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24 August 2009

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iktay

Simply bravo...

RM

"I was aware that Bush was disliked by many Democrats, but I was unaware that he was a major target of talk radio hosts preaching hate or that he was the object of rabid, inflexible animosity from any Democratic faction. I was not aware of widespread and unruly public dislike of Bush that in any way matched the shameless effrontery and near savagery of the Obama case."

To qoute Barney Frank "what planet do you spend your time on?": Bush was excoriated as Hitler and hated/blamed by the left for most everything they didn't like. The recent town hall Hitler references to Obama are ridiculous and should be condemned as should yhave been the earlier Bush references,but they are in no way more extreme than those criticisms of Bush that were accepted without criticism by the mainstream media in 2004-2008.

Walter

This is truly the saddest thing in my lifetime is to watch basic moral values of fairness and honesty disappear right before our eyes on TV; and we are all seemingly helpless to do anything about it; its like a plague slowly taking over the Nation. It appears that negative advertising; distorting, lying, misleading, etc. are the tactics which win. Very sad.

McGee

Hear, Hear!

BTW have admired your contribution to the public discourse on intelligence for years.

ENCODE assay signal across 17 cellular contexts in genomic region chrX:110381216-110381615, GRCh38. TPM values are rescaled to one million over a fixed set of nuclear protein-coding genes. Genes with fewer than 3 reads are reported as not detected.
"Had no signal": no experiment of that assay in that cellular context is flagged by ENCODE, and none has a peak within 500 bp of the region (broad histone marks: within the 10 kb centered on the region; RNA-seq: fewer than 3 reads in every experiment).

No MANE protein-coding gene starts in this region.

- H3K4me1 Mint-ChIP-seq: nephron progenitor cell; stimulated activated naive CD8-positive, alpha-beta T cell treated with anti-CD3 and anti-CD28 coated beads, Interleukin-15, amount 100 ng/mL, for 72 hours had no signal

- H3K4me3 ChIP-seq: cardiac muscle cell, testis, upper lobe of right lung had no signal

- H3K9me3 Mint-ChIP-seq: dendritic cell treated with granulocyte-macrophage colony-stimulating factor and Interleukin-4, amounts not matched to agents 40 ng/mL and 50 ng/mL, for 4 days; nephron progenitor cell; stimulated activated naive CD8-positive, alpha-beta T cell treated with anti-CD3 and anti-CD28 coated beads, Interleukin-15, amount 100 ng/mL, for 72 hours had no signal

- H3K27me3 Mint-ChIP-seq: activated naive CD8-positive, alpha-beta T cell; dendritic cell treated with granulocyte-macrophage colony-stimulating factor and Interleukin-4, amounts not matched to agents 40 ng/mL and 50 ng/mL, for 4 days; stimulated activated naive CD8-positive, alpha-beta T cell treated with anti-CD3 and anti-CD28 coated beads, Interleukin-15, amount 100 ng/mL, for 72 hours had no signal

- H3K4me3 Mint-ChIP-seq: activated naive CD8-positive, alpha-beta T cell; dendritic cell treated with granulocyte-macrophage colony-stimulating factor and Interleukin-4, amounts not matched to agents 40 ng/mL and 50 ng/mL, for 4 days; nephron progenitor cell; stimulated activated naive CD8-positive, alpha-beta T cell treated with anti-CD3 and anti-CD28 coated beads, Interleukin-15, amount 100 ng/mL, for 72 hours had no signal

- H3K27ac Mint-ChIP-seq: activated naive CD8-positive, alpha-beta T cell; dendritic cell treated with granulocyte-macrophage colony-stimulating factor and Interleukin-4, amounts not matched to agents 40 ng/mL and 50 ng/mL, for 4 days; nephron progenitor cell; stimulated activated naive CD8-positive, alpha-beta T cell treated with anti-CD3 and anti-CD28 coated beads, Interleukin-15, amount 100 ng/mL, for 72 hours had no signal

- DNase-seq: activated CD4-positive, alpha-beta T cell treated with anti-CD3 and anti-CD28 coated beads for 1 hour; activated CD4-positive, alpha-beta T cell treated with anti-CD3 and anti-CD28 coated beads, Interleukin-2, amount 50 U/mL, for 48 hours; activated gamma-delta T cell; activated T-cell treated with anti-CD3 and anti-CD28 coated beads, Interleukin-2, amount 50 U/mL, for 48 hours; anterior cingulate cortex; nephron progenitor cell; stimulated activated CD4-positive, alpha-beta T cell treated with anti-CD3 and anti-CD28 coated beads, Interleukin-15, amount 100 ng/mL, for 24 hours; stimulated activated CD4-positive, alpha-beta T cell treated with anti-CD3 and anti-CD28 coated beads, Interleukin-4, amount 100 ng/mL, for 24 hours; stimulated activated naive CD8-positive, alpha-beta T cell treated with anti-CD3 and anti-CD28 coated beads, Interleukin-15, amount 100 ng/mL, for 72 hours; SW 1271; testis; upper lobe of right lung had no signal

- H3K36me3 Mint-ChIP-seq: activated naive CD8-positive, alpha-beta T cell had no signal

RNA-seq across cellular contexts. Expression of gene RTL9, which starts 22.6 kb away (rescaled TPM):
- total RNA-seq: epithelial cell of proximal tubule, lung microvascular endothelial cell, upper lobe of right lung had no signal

Ian

Thanks for this astute series of posts. I would, however, like to raise one objection.

The town hall mob does not seem to me to be an uninstructed mob. Their rather bizarre fears are being stoked by deliberate fearmongering. For example, Palin has been fabricating stories about "death panels," a line picked up and propagated by FOX news.

My point is that the people who are trying to incite the mob seem to know exactly what they are doing, cynically eliciting the emotions of others.

Byron Raum

The point that RM and others like him seem determined to miss is that the hatred that Bush induced came after he lied to his country. The hatred for Obama came before his inauguration.

You can also see this in the quality of arguments leveled against both Presidents. The people who shouted the loudest against Bush knew that he and his supporters were lying about WMDs, Saddam causing 9/11, etc. The people who shout the loudest against Obama don't know that Medicare is a socialized medicine government program that already provides or will provide care to almost every American.

Obama's haters are rooted in unreality at a time when Obama himself is rooted in reality. Bush's haters were rooted in reality at a time when Bush was rooted in unreality. That is the difference. I don't know how to say it in a more simple way.

Annie Burns

The Lyndon LaRouche sub-species was camped out at the Cutchogue, NY post office this morning, taking up most of the available parking, which makes me crochety in itself. After receiving a lecture about the evils of FDR, from a boy too young to have a beard, I was told that "you don't think, you feel."
I apologize for the autobiographical anecdote but just had to share this microscopic cross section of the current state of political debate in one small town. Why and when was civil discussion based on facts replaced with ideological cheerleading?
Reminds me of a line from Wm. Stafford poem (My Kamikaze Aunt): "opinions so mean they bent her hatpins."

iktay